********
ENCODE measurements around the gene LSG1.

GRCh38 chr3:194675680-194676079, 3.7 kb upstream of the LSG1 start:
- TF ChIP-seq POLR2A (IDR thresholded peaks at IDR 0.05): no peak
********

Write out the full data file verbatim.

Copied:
ENCODE measurements around the gene LSG1.

GRCh38 chr3:194675680-194676079, 3.7 kb upstream of the LSG1 start:
- TF ChIP-seq POLR2A (IDR thresholded peaks at IDR 0.05): no peak